‘Row Boat‘ – The pair sit on the floor, one in front of the other and sing ‘row, row, row your boat…‘ as loud as they possibly can, whilst pretending to row back and forth.
‘Lover’s Leap‘ – One person has to leap into the other’s arms.
‘Bunk Beds‘ – One person lies on their back on the ground. They must lift up the other person above them, top to tail (so they hold their partner’s ankles and their partner holds their ankles, like bunk beds!)
Explain that you are the judge of how well they perform each action and that that you might also make a few other fun instructions up – creativity is key!
Once everyone is clear on the actions and instructions, get all the A’s to hold hands and make a circle, then get all the B’s to hold hands and make a circle around the outside of the A’s. Get the A’s to move around to the right, singing ‘moving in a circle to the right, do do dooo‘. Then get all the B’s to move around the the left, singing (yep, you guessed it) ‘moving in a circle to the left, do do dooo‘.
When you shout out one of the instructions, the A and B partners must find each other and perform the actions. The last pair to get into the position is out. As the game progresses any pair doing non-enthusiastic actions can also be out. Keep going until you have a winning pair.
Once you get bored of using the same 4 actions, or people are just too good at them, you can add in some random ones that they will just have to interpret, which can be absolutely hilarious. Some of my favourites are ‘Cat in a Washing Machine‘ or ‘Dinosaur chased by a Butterfly‘, but anything with two elements works.
5. Swim Fishy Swim
A great game that I’m sure you all played way back in Primary School, but it always goes down a treat at camp.
Get everyone to line up on one side of the field. If you have a soccer pitch, use the lines as markers. Their aim is to get from one sign of the field to the other without being tagged – they are the ‘fish’.
Designate a few people to be the ‘sharks’ in the middle – they can only patrol the middle and their aim is to catch the fish.
Stand in the middle of the field and give instructions such as, ‘If you are wearing blue, swim fishy swim’. Anyone wearing ANY blue item must attempt to run across to the other side without being caught. If the sharks catch them, they become ‘seaweed’ and must kneel down where they are and wiggle their arms about like, well, seaweed. The seaweed can help the shark tag more fish, but only if the fish come close enough for them to touch – seaweed can’t run around.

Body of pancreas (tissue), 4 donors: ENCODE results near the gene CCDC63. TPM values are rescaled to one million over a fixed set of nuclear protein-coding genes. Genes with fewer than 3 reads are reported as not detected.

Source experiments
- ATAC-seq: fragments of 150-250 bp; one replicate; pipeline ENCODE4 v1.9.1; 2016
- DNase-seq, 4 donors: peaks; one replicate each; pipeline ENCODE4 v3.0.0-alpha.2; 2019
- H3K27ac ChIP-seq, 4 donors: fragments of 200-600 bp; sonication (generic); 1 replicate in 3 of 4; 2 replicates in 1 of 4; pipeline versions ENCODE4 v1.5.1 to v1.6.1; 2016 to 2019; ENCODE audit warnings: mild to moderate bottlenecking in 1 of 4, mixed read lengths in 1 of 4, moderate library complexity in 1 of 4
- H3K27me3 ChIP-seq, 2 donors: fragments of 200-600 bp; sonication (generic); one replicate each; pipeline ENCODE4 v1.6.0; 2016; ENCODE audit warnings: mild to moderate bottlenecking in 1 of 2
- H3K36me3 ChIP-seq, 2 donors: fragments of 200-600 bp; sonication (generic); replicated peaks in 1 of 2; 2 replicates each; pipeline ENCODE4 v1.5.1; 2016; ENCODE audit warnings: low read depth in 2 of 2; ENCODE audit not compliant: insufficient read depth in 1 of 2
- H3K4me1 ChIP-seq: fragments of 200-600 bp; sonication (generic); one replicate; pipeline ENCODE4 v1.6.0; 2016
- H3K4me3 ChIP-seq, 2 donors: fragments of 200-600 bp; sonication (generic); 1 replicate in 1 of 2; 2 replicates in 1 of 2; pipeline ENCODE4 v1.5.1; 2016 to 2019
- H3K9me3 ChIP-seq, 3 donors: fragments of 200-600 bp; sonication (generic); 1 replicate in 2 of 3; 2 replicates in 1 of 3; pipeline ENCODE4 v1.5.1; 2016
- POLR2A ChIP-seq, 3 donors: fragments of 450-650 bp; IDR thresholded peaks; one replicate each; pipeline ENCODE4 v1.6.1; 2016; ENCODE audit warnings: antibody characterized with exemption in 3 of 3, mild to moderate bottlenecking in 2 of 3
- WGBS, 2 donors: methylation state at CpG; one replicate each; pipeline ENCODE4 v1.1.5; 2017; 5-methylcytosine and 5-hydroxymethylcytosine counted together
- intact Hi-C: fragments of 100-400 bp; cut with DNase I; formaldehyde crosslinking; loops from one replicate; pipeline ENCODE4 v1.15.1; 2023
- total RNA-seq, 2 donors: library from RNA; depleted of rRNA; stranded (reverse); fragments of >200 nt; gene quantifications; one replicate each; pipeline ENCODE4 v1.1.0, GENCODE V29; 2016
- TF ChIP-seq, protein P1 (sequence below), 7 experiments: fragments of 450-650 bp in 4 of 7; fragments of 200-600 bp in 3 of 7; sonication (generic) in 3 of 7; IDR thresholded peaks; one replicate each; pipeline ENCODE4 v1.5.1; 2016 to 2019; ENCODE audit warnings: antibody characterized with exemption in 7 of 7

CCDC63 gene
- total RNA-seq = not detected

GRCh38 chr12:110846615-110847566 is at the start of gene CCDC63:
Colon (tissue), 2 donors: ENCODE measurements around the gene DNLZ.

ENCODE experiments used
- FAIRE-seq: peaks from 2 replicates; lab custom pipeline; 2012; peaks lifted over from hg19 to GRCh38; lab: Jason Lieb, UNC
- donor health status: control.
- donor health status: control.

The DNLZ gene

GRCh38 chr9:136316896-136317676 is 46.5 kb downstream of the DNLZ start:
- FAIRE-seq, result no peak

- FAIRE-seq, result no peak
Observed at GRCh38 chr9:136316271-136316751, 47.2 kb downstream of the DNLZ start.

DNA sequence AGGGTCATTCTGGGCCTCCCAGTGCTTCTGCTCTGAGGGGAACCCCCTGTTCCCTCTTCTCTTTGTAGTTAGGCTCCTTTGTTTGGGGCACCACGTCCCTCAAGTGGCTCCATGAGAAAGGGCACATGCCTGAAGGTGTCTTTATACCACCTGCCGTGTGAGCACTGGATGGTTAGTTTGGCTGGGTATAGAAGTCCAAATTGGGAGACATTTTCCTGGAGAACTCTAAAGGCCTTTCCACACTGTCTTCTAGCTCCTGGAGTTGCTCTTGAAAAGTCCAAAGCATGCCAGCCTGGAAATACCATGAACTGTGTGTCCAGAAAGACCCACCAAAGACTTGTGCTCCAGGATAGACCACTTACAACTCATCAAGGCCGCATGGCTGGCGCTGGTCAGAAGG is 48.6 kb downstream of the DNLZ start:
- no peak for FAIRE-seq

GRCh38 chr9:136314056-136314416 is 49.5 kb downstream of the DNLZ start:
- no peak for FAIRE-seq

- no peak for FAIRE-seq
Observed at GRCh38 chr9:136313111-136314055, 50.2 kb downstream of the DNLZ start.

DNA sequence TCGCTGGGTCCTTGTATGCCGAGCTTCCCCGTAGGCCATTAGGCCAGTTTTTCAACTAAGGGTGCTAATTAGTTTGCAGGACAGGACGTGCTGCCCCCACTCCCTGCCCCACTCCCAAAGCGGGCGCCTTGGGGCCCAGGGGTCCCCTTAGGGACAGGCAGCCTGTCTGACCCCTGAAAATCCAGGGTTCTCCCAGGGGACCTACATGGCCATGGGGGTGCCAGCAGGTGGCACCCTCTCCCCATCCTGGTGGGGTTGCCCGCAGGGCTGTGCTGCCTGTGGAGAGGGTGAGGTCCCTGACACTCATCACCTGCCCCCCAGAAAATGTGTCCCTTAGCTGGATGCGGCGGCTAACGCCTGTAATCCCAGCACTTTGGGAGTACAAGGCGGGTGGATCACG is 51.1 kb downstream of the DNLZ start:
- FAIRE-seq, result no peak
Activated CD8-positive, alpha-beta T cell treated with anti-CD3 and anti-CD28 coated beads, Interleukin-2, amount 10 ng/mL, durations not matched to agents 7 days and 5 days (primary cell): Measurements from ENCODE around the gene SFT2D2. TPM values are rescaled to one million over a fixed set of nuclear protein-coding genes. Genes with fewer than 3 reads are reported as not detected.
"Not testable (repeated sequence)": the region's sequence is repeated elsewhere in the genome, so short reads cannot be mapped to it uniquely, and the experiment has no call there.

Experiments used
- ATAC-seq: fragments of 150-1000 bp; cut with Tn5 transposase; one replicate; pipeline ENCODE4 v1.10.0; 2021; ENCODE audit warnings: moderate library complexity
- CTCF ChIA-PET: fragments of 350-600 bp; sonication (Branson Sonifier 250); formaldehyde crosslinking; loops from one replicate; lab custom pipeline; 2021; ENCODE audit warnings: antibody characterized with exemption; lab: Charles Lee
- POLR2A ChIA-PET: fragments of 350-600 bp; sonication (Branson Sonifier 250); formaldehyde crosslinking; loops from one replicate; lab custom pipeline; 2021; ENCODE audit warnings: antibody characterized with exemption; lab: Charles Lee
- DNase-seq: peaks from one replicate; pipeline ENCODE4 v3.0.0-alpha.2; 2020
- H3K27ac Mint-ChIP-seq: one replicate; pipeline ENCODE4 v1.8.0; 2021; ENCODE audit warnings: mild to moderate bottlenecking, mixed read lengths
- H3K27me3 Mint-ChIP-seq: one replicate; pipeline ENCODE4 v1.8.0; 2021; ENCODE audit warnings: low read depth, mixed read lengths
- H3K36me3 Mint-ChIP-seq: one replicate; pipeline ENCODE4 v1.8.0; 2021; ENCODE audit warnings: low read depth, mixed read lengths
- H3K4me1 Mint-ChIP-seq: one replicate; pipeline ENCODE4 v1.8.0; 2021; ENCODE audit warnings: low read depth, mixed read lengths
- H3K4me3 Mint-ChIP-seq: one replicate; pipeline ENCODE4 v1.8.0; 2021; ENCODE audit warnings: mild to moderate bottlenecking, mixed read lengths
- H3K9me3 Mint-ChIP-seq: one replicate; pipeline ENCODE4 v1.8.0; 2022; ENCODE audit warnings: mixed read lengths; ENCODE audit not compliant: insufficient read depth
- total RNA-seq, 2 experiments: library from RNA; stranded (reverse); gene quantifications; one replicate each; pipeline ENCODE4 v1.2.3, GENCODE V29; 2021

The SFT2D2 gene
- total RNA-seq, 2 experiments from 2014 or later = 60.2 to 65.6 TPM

Keep giving out instructions and making people run across the field until there is a winner.
Other instructions can be things like, ‘if you have brown hair’, ‘if you are a boy’, ‘if you have been at camp for more than 1 year’, ‘if you own a dog’ and so on… the list is endless.
6. Human Javelin
This is a super simple game that can really be done anywhere with a lot of space and its a great way to fill some time or just burn off some of that excess energy we all know kids have.
Get the kids to line up at the edge of a field. One by one they have to take a big breath and start screaming/shouting and running at the same time. They can only take one breath. Once they run out of breath and can’t shout anymore, they stop running. The person who gets the furthest is the winner. You can do this a few times, or go in teams depending on how big your group is.
7. Human Tic Tac Toe
You will need:
9 hoops, 3 red bean bags, 3 yellow bean bags (or whatever colours you have)
Lay the hoops out in rows of three, so it makes a 3×3 square – this is your tic tac toe ‘board’.
Separate your group into 2 teams – smaller teams work best, so maybe set up a couple of ‘boards’ so everyone can play and no one gets bored waiting for their turn.
Create a marker for the team’s starting point (cones work well for this). Move this further away or closer to the ‘board’ depending on the age of your group or how far you want them to run, but about 15 feet is a good starting point. You can either have the teams standing next to each other or put them on opposite sides of the ‘board’. Get the teams to line up behind their markers and give each team their 3 bean bags.
On your count, the teams must send one person running up to the ‘board’ to place one bean bag inside an open hoop of their choosing. That person must run back and high-five or tag their next teammate in line, who can then run to place their bean bag. Once all three bean bags have been placed, team members can move the bean bags around on their turn, continuing until one team gets three in a row and is crowned the winner.
I like to mix this up a bit and give instructions on how each team member must get to the ‘board’, so instead of just running back and forth, I’ll ask them to jump, hop, shuffle, or even do a slow motion walk.
Do you know any more epic camp games? I’d love to hear about them – pop a description in the comments below!